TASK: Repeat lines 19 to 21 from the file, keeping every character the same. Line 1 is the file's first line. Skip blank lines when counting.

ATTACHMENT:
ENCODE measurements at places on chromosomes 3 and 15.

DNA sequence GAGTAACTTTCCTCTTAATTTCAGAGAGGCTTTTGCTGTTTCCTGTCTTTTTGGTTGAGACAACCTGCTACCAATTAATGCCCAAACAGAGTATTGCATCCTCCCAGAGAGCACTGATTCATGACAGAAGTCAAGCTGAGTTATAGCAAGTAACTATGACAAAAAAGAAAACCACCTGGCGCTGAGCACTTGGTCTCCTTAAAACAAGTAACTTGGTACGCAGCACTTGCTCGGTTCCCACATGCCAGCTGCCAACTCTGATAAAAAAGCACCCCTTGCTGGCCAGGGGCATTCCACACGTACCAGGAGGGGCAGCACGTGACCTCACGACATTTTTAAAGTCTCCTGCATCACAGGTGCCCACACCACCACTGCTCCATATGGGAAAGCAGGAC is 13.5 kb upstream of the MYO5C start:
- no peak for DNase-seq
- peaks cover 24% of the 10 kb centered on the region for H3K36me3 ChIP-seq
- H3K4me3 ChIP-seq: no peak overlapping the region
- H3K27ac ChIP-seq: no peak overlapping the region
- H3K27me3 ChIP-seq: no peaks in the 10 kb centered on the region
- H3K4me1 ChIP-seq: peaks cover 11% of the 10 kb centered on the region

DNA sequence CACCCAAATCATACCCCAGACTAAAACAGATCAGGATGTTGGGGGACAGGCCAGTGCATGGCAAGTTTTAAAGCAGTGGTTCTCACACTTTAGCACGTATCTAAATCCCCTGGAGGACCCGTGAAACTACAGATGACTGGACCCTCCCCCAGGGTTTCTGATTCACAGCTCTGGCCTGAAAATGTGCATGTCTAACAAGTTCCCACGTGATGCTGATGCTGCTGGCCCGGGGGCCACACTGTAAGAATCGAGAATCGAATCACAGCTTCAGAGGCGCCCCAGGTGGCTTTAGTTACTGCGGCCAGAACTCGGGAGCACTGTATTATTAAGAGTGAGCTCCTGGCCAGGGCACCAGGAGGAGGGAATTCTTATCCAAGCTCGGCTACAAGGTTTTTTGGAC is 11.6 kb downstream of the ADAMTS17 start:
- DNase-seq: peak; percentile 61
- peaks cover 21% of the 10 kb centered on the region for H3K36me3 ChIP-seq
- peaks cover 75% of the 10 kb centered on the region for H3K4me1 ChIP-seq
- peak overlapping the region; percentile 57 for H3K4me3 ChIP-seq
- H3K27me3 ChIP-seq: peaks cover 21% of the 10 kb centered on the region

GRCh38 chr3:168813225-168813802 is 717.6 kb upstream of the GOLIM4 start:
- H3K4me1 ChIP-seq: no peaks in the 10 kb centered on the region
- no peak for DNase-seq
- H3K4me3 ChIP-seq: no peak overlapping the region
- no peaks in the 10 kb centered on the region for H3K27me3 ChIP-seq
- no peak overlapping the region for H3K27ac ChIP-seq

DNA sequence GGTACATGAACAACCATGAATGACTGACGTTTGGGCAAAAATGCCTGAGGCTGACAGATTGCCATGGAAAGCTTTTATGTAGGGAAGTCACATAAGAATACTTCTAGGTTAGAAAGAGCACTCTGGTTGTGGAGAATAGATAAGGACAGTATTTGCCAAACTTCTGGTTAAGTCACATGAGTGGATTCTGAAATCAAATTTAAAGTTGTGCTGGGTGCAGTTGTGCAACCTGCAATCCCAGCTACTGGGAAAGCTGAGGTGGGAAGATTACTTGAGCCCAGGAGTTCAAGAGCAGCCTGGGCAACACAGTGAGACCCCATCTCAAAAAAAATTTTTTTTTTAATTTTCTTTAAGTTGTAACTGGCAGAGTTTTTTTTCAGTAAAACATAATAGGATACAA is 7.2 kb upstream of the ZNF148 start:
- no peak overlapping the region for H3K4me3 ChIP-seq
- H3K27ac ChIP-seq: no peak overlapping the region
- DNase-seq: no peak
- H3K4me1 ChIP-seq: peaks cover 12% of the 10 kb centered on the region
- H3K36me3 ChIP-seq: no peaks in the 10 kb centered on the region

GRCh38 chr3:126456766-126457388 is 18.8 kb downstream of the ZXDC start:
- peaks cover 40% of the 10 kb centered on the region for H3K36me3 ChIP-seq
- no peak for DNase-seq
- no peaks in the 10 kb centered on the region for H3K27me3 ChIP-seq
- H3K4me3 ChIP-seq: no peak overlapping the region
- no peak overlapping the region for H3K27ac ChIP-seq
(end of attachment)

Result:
- no peaks in the 10 kb centered on the region for H3K27me3 ChIP-seq
- no peak overlapping the region for H3K27ac ChIP-seq

DNA sequence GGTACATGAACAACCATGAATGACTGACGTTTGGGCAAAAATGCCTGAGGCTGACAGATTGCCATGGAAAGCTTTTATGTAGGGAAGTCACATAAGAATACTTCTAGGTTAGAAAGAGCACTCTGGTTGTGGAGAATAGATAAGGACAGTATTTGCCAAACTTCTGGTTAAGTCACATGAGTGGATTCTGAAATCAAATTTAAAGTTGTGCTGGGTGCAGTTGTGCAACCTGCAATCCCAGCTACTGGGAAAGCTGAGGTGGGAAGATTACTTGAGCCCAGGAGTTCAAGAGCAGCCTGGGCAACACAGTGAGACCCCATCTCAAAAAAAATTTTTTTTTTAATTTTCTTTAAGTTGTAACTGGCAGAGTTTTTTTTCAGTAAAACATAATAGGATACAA is 7.2 kb upstream of the ZNF148 start: